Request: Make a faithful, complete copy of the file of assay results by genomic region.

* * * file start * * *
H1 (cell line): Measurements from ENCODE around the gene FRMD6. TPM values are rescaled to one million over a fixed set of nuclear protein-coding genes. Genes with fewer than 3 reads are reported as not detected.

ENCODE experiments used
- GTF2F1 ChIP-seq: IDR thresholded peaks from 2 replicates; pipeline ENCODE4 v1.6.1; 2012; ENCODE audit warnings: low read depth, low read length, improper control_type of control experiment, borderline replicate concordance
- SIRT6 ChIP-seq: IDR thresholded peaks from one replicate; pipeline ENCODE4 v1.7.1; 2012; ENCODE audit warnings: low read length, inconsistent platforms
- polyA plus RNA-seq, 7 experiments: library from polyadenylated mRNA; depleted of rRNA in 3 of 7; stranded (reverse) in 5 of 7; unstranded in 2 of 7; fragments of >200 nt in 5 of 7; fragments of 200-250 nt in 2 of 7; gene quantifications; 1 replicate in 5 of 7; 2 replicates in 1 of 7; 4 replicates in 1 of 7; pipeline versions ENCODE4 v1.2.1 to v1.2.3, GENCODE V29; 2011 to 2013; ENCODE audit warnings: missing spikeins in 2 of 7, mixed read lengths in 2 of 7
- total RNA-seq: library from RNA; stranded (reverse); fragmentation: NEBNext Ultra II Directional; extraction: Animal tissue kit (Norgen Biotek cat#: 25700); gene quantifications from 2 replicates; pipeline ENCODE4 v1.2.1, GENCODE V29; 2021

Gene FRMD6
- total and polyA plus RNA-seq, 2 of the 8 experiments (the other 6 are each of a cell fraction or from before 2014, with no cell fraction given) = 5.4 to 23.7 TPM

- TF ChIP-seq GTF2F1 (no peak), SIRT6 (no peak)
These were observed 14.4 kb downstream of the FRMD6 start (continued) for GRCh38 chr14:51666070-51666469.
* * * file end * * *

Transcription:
H1 (cell line): Measurements from ENCODE around the gene FRMD6. TPM values are rescaled to one million over a fixed set of nuclear protein-coding genes. Genes with fewer than 3 reads are reported as not detected.

ENCODE experiments used
- GTF2F1 ChIP-seq: IDR thresholded peaks from 2 replicates; pipeline ENCODE4 v1.6.1; 2012; ENCODE audit warnings: low read depth, low read length, improper control_type of control experiment, borderline replicate concordance
- SIRT6 ChIP-seq: IDR thresholded peaks from one replicate; pipeline ENCODE4 v1.7.1; 2012; ENCODE audit warnings: low read length, inconsistent platforms
- polyA plus RNA-seq, 7 experiments: library from polyadenylated mRNA; depleted of rRNA in 3 of 7; stranded (reverse) in 5 of 7; unstranded in 2 of 7; fragments of >200 nt in 5 of 7; fragments of 200-250 nt in 2 of 7; gene quantifications; 1 replicate in 5 of 7; 2 replicates in 1 of 7; 4 replicates in 1 of 7; pipeline versions ENCODE4 v1.2.1 to v1.2.3, GENCODE V29; 2011 to 2013; ENCODE audit warnings: missing spikeins in 2 of 7, mixed read lengths in 2 of 7
- total RNA-seq: library from RNA; stranded (reverse); fragmentation: NEBNext Ultra II Directional; extraction: Animal tissue kit (Norgen Biotek cat#: 25700); gene quantifications from 2 replicates; pipeline ENCODE4 v1.2.1, GENCODE V29; 2021

Gene FRMD6
- total and polyA plus RNA-seq, 2 of the 8 experiments (the other 6 are each of a cell fraction or from before 2014, with no cell fraction given) = 5.4 to 23.7 TPM

- TF ChIP-seq GTF2F1 (no peak), SIRT6 (no peak)
These were observed 14.4 kb downstream of the FRMD6 start (continued) for GRCh38 chr14:51666070-51666469.